World Bank Is Full Of
Idiots And Crooks
Environmental News Network 'reports' below.
Failed to suggest that the pipe be routed north
through the desert to the Mediteranean.
This would save rain forest, which was also not mentioned.
And, can you believe that every reputable scientist on earth believe that fossil fuel exhaust is exacerbating the global warming that already has turned Chad into a desert.
Big oil, World Bank face big opposition
Thursday, June 8, 2000
By Margot Higgins
A $3.7 billion oil pipeline from Chad to Cameroon in West Africa would impact the future of generations of Bakola people.
Despite widespread objection from human rights activists and environmentalists, the World Bank is moving ahead to help finance a $3.7 billion oil pipeline from Chad to Cameroon in West Africa.
The controversial Doba development comprises about 300 oilfields in southern Chad and a 663-mile pipeline from there to offshore loading facilities on Cameroon's coast.
Led by oil giants Exxon-Mobil, Chevron and Petronas of Malaysia, the pipeline represents the largest construction project in sub-Saharan Africa.
As many as 150 families will be displaced in the oil production area but none along the pipeline route will be uprooted. Construction may also interrupt farmers' access to their land, but the oil companies have agreed to compensate them for any losses.
According to the World Bank, the pipeline development could increase annual government revenue in Chad by 45 to 50 percent in four years, a ready resource in the fight against poverty. The bank's commitment to the project is a $222 million loan package.
"We could not walk away from a project with the potential to change the future of one of the poorest countries on Earth," said Robert Calderisi, the World Bank's spokesman for Africa.
The government in Chad is celebrating the bank's decision. "The approval by the World Bank of the Doba oil project is a great victory for the people of Chad," officials said Tuesday in a statement. Crude was discovered in Chad 30 years ago, and the government has anticipated developing the resource ever since.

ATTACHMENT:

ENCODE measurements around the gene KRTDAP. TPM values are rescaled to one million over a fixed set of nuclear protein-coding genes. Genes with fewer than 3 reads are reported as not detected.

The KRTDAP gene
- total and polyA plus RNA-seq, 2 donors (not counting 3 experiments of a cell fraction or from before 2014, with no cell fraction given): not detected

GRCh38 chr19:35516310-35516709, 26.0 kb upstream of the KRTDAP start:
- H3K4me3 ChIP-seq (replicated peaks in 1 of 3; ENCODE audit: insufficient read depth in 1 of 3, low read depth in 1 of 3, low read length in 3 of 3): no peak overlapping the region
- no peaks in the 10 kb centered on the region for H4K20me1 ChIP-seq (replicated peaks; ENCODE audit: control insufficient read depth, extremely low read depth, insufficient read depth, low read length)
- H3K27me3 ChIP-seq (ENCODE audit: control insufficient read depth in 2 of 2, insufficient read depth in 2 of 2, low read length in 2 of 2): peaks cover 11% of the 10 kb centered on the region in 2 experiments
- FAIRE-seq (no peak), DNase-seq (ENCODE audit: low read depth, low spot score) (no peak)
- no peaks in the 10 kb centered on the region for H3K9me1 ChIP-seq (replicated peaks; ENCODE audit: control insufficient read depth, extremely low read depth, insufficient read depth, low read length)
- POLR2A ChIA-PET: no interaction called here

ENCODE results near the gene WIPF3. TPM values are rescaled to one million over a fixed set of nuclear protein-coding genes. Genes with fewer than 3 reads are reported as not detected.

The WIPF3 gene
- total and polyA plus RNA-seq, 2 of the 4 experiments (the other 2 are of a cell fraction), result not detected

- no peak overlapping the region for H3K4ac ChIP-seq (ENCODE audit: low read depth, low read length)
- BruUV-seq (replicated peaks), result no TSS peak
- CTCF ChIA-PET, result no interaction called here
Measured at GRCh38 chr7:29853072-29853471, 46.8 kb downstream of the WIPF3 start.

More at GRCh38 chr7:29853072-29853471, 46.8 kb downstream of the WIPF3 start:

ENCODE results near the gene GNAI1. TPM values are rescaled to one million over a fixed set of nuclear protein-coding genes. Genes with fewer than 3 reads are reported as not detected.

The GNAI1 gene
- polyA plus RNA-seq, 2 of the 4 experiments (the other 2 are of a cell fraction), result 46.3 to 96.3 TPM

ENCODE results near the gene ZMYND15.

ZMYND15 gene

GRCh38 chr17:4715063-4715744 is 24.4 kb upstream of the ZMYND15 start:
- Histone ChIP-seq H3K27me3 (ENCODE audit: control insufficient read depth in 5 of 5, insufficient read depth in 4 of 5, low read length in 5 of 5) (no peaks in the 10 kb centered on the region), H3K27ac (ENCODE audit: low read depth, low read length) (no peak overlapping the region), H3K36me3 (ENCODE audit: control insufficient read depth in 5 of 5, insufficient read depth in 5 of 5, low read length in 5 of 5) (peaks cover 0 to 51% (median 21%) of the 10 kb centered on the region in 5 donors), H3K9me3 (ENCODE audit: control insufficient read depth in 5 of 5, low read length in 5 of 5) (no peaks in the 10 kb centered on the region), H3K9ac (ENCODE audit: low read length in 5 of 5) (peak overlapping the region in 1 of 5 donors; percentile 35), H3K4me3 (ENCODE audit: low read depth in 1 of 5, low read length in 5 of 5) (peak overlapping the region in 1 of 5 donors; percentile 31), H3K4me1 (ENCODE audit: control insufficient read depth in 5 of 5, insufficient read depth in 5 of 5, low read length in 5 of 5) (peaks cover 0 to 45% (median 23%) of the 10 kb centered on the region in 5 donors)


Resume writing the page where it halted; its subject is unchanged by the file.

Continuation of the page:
Opponents of the pipeline contend that it will feed corruption, disrupt the lives of local citizens and poison the environment, negating any benefits.
A marine terminal for the pipeline is to be built in Kribi, a coastal fishery area.
They point to Nigeria's oil pipeline and the environmental damage and civil strife it has caused. They blame Chevron for several environmental hazards, including a polluted water supply in the Niger Delta.
Human rights groups also claim that the late Nigerian military leader Sani Abacha misappropriated the country's oil revenue and dealt harshly with his opponents. Victims of his regime have sued Chevron in U.S. courts for conspiracy in human rights abuses by the Nigerian military against unarmed protesters.
Chad and Cameroon have a history of instability, civil war and human rights abuses. "Oil can be a devastating force in countries with such levels of corruption," said Alejandro Queral of the Sierra Club's Human Rights and Environment Program. "Chevron has set a scary precedent."
Several opposition groups predict the pipeline's revenue will not go to the poor but will again fall into the hands of wealthy government officials.
The World Bank has agreed to support the Chad Cameroon Petroleum Development and Pipeline Project.
Read a report by Environmental Defense on the Chad Cameroon oil pipeline project.
The Sierra Club, Friends of the Earth, and the Rain Forest Action Network are among the groups that oppose the World Bank loan.
Exxon-Mobil Corporation, Chevron, and Petronas of Malaysia, are leading the pipeline development.